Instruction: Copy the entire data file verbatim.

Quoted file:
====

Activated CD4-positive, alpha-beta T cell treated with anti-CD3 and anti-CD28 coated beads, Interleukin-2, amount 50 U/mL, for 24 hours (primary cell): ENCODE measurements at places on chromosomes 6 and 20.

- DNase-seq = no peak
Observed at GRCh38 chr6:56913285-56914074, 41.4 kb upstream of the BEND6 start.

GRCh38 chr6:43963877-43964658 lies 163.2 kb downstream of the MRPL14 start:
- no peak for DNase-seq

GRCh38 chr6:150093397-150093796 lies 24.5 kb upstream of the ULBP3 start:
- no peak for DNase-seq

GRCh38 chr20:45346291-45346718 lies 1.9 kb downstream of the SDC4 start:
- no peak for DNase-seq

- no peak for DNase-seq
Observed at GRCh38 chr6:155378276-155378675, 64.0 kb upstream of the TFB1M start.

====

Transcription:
Activated CD4-positive, alpha-beta T cell treated with anti-CD3 and anti-CD28 coated beads, Interleukin-2, amount 50 U/mL, for 24 hours (primary cell): ENCODE measurements at places on chromosomes 6 and 20.

- DNase-seq = no peak
Observed at GRCh38 chr6:56913285-56914074, 41.4 kb upstream of the BEND6 start.

GRCh38 chr6:43963877-43964658 lies 163.2 kb downstream of the MRPL14 start:
- no peak for DNase-seq

GRCh38 chr6:150093397-150093796 lies 24.5 kb upstream of the ULBP3 start:
- no peak for DNase-seq

GRCh38 chr20:45346291-45346718 lies 1.9 kb downstream of the SDC4 start:
- no peak for DNase-seq

- no peak for DNase-seq
Observed at GRCh38 chr6:155378276-155378675, 64.0 kb upstream of the TFB1M start.